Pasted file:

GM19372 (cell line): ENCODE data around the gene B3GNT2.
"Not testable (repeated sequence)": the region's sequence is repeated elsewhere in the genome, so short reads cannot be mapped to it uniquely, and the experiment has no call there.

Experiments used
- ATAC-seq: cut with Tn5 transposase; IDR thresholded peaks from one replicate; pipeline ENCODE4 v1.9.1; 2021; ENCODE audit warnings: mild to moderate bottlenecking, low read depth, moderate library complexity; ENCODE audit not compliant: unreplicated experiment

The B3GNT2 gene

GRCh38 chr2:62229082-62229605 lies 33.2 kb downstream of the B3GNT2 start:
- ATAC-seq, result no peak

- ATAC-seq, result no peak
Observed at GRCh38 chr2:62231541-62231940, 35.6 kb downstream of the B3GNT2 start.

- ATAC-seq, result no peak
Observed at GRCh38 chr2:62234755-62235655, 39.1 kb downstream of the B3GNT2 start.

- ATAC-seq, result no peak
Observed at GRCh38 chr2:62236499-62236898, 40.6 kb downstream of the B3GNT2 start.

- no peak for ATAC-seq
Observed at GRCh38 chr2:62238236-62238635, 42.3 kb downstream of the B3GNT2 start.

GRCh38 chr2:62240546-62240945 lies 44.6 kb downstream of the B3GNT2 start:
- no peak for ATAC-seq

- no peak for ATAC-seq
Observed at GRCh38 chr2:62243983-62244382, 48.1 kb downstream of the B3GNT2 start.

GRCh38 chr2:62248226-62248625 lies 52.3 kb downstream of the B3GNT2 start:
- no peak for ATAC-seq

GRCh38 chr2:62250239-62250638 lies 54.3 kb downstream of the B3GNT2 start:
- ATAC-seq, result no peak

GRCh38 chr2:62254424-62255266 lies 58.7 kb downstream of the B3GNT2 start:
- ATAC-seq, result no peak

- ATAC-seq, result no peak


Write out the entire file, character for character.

GM19372 (cell line): ENCODE data around the gene B3GNT2.
"Not testable (repeated sequence)": the region's sequence is repeated elsewhere in the genome, so short reads cannot be mapped to it uniquely, and the experiment has no call there.

Experiments used
- ATAC-seq: cut with Tn5 transposase; IDR thresholded peaks from one replicate; pipeline ENCODE4 v1.9.1; 2021; ENCODE audit warnings: mild to moderate bottlenecking, low read depth, moderate library complexity; ENCODE audit not compliant: unreplicated experiment

The B3GNT2 gene

GRCh38 chr2:62229082-62229605 lies 33.2 kb downstream of the B3GNT2 start:
- ATAC-seq, result no peak

- ATAC-seq, result no peak
Observed at GRCh38 chr2:62231541-62231940, 35.6 kb downstream of the B3GNT2 start.

- ATAC-seq, result no peak
Observed at GRCh38 chr2:62234755-62235655, 39.1 kb downstream of the B3GNT2 start.

- ATAC-seq, result no peak
Observed at GRCh38 chr2:62236499-62236898, 40.6 kb downstream of the B3GNT2 start.

- no peak for ATAC-seq
Observed at GRCh38 chr2:62238236-62238635, 42.3 kb downstream of the B3GNT2 start.

GRCh38 chr2:62240546-62240945 lies 44.6 kb downstream of the B3GNT2 start:
- no peak for ATAC-seq

- no peak for ATAC-seq
Observed at GRCh38 chr2:62243983-62244382, 48.1 kb downstream of the B3GNT2 start.

GRCh38 chr2:62248226-62248625 lies 52.3 kb downstream of the B3GNT2 start:
- no peak for ATAC-seq

GRCh38 chr2:62250239-62250638 lies 54.3 kb downstream of the B3GNT2 start:
- ATAC-seq, result no peak

GRCh38 chr2:62254424-62255266 lies 58.7 kb downstream of the B3GNT2 start:
- ATAC-seq, result no peak

- ATAC-seq, result no peak